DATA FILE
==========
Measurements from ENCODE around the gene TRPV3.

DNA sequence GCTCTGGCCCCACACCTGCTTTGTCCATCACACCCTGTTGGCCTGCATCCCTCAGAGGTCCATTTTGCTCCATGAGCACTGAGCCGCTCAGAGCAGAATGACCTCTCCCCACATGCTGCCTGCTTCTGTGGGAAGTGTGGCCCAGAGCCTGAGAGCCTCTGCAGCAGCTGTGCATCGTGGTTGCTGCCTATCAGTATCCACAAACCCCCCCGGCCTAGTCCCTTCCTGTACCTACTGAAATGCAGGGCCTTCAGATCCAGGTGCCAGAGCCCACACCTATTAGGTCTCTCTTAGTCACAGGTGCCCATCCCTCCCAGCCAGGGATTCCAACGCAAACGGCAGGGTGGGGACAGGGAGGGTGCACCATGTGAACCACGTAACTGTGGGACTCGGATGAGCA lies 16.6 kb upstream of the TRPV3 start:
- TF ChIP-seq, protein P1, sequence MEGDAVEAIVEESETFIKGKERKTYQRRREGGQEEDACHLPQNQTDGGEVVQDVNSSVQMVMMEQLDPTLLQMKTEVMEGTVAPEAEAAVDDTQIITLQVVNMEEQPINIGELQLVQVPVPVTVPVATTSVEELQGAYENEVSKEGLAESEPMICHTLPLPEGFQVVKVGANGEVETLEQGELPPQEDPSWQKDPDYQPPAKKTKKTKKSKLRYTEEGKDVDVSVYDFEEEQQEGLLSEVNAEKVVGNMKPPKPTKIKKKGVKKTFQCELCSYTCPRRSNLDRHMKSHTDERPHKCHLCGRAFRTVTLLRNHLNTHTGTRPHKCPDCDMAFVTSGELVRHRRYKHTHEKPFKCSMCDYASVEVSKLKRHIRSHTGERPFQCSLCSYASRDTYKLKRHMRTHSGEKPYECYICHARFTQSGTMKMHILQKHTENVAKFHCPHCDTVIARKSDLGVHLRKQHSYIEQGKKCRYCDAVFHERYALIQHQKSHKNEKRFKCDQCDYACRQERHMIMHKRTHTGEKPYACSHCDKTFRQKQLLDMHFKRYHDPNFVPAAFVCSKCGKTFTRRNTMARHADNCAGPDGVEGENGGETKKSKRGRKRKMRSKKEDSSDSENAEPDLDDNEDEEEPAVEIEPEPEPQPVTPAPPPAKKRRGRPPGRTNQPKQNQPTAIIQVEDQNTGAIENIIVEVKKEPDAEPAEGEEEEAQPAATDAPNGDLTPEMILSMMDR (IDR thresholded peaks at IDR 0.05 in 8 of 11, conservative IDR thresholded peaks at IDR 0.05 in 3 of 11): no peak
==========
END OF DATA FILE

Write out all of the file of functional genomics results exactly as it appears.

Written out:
Measurements from ENCODE around the gene TRPV3.

DNA sequence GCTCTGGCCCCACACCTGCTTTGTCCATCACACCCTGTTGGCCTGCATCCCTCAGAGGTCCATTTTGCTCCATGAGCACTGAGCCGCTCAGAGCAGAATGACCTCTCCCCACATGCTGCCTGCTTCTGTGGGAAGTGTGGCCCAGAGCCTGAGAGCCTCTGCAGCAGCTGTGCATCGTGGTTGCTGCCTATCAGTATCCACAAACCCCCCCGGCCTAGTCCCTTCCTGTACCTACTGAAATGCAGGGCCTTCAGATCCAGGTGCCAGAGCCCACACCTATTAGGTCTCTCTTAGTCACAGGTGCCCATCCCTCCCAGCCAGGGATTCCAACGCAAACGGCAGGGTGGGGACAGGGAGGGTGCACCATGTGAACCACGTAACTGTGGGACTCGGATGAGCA lies 16.6 kb upstream of the TRPV3 start:
- TF ChIP-seq, protein P1, sequence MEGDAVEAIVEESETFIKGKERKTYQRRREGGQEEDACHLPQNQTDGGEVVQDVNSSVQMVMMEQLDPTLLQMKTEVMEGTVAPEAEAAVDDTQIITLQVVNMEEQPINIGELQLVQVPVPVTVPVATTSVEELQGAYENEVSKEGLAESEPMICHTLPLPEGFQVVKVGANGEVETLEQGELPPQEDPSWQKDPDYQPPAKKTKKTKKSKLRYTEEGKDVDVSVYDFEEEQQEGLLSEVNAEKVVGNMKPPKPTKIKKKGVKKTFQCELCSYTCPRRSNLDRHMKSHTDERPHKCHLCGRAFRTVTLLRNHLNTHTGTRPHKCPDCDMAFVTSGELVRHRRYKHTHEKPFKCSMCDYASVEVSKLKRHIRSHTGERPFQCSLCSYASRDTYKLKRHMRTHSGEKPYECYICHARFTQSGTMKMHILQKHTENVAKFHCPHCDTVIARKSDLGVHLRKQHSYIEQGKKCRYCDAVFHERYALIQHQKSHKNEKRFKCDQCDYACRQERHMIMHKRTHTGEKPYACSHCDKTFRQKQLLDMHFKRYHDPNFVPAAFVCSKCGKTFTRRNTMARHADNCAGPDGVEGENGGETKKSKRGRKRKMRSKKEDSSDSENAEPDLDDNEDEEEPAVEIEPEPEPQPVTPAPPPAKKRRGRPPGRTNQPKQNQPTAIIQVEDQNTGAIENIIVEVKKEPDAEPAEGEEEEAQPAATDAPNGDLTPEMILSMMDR (IDR thresholded peaks at IDR 0.05 in 8 of 11, conservative IDR thresholded peaks at IDR 0.05 in 3 of 11): no peak